I believe strongly that it’s the job of the leader to continue to evangelize the business purpose and pathway to the future, and to clearly articulate it every day, day in and day out, to his or her people. If not, the technicians and managers in the company become so immersed in problem solving – or, better put, survival strategies — that the business loses focus. Michael, you refer to this breakdown as working IN the business as opposed to working ON — the business, the way an entrepreneur needs to do.
In my case, I saw my job as what I’ve come to call “The Good Leader”, to be a coach for my people, working with them and their teams to drive the vision deep into the ranks. To encourage them to take care of the business at hand, while evolving the business systems and products. This is the hard part because otherwise everyone gets caught up in the transactions rather than developing the system to manage the transactions. A Good Leader is constantly challenging his people by driving the vision deeper, and testing and challenging their understanding of the business proposition and values, in short, the business’ Vision.
Michael: Then would you say that the first and most important step following developing a vision for the business is to design and produce a framework to work on the business?
Rodger: Yes, absolutely. And the first step for me is creating the business system. Before launching AlphaGraphics in 1970, I spent one full year writing and designing the SOPs, the standard operating procedures. I was raised in Downey California, the home of Taco Bell. A friend of mine provided me with the Taco Bell SOPs with the understanding that I would use them only for a pattern of SOP design for AlphaGraphics. So, long before you published the E-Myth, I worked on designing AlphaGraphics from the top down and bottom up as if I were going to build 1,000 stores…just like Taco Bell did, and we ended up building nearly 500.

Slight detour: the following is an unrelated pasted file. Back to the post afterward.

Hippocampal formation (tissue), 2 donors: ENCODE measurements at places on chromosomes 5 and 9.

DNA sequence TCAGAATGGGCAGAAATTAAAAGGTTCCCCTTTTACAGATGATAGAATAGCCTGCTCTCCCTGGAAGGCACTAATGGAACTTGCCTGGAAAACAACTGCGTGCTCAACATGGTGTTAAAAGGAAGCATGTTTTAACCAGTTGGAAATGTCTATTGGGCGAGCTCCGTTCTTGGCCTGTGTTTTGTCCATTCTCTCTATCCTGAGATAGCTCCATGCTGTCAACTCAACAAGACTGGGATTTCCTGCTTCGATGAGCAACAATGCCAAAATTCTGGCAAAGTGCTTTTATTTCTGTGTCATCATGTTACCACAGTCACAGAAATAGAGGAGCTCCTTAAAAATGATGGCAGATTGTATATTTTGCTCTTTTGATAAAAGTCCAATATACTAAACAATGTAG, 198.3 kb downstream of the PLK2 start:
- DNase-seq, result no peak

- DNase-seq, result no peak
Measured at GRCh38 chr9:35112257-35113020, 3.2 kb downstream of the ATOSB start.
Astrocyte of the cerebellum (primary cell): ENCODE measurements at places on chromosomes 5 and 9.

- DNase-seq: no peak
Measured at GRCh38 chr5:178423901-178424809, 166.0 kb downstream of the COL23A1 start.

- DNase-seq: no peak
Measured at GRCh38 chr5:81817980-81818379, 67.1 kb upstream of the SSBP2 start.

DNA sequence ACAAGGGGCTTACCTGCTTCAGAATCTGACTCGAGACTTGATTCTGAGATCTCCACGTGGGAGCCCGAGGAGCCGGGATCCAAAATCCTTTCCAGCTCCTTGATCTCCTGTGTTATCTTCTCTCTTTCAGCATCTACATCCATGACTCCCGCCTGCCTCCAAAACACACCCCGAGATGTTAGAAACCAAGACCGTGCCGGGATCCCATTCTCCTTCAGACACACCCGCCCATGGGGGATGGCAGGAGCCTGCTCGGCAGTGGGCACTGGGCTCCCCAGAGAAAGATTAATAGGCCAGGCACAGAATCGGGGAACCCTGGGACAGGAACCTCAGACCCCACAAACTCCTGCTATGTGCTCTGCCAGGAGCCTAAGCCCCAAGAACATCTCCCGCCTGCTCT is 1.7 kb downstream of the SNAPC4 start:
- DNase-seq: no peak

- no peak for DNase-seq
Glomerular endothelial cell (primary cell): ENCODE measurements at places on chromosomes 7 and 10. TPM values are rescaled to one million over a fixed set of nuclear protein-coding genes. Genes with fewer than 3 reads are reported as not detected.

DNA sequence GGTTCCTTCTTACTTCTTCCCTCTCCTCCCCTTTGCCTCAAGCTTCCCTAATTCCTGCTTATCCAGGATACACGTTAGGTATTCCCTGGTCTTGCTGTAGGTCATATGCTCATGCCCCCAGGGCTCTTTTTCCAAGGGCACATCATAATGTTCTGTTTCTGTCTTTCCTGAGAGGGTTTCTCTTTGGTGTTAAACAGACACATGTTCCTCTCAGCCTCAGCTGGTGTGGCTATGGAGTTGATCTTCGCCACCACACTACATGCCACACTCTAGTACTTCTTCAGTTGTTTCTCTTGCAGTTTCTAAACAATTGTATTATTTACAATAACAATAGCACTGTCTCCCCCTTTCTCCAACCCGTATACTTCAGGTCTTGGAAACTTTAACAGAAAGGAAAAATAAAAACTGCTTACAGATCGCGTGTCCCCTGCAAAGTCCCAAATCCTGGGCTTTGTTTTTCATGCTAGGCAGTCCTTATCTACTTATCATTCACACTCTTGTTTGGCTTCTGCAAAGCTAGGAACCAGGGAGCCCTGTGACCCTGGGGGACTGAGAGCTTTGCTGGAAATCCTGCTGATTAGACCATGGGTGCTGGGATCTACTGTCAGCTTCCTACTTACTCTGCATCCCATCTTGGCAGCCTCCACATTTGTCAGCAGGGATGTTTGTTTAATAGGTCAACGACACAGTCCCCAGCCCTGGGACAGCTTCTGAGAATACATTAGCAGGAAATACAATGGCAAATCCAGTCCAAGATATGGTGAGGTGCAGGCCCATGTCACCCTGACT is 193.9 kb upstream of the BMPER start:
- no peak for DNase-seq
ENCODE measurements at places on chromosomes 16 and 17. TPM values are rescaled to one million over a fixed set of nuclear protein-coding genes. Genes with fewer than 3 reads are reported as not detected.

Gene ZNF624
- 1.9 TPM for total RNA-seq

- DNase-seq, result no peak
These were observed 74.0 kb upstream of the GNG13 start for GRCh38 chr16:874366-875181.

In the E-Myth you encourage designing a business as if there will be 1,000 more just like it. This theme provides the focus necessary to design a platform that can be duplicated from one store to the next, from one city to the next city, and then to the next state, and, eventually throughout the country and around the world.
Michael: I understand that AlphaGraphics was the first business of its kind in the Soviet Union is that correct?
Rodger: Yes, our first Soviet Union store opened in 1986 in Moscow on Gorky Street. McDonalds became our neighbor six months later. The Moscow store was the largest volume store in the AlphaGraphics network. In other words, we built the AlphaGraphics System, and we replicated it there. When interviewed by CBS, the reporter asked the Moscow Store Manager to describe what made the AlphaGraphics Moscow store such a success…She stated in an Arnold Schwarzengger accent “Ve follow da system.”
Michael: You speak of softscape and hardscape systems. Can you provide me an example of a hardscape system?
Rodger: The best example I can provide is a system described by you in the E-Myth. You were frustrated with your office’s white board hygiene. Seems that when the white board was erased the wall on either side or top or bottom was smudged with the eraser leaking past the board. You held meetings, published an SOP on board cleaning, but only when you installed a Lucite border around the board to prevent the eraser from leaking off the edge onto the wall did the wall stay clean. In other words, you built a hardscape system.